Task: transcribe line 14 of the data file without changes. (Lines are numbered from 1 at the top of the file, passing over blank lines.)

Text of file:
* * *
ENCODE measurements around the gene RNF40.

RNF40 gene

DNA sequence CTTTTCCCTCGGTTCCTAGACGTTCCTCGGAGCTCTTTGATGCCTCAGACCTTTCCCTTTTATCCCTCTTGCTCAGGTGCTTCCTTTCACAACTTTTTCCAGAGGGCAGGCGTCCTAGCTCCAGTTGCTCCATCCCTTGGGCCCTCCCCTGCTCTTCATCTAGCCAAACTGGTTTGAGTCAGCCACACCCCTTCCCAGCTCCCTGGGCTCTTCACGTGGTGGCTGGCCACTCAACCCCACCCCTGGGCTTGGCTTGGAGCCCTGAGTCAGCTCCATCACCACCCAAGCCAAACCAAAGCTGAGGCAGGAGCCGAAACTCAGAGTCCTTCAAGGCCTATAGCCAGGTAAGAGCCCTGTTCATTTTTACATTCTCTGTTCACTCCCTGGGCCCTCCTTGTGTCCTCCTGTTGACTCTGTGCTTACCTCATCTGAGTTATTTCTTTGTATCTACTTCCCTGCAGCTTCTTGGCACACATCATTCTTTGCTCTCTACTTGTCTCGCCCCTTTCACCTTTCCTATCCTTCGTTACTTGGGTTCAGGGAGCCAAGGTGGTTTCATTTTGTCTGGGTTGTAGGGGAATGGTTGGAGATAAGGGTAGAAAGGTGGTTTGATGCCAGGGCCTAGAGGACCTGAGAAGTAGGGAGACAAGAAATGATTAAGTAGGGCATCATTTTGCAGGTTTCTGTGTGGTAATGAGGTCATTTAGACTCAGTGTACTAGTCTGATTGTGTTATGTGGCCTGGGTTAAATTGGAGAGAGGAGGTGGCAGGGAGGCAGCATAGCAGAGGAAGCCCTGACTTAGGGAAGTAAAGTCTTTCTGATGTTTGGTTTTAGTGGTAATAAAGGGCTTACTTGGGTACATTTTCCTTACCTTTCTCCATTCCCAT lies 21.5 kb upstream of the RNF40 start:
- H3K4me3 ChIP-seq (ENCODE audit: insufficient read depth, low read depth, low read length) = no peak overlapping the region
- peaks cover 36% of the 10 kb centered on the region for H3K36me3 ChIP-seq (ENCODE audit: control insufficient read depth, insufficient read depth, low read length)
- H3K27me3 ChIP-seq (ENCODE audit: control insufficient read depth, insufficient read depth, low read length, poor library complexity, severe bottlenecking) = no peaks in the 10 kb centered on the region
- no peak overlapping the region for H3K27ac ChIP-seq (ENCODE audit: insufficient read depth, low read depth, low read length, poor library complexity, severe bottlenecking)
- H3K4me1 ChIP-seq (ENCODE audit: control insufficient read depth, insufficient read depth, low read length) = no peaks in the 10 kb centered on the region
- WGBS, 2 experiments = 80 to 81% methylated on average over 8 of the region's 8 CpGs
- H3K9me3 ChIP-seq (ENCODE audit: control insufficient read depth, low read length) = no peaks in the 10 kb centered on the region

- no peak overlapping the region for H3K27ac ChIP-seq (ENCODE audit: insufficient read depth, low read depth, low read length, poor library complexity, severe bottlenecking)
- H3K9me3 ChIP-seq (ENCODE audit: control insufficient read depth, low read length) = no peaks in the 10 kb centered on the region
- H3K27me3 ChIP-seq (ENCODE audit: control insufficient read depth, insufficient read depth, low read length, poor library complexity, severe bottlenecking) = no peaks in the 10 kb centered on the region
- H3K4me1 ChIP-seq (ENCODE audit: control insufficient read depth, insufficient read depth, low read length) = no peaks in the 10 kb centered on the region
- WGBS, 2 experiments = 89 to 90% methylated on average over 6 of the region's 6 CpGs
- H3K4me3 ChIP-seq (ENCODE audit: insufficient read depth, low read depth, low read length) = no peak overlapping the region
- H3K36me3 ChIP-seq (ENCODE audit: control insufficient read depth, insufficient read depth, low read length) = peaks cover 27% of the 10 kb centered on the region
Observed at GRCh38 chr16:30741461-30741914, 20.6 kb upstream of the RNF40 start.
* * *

- H3K4me1 ChIP-seq (ENCODE audit: control insufficient read depth, insufficient read depth, low read length) = no peaks in the 10 kb centered on the region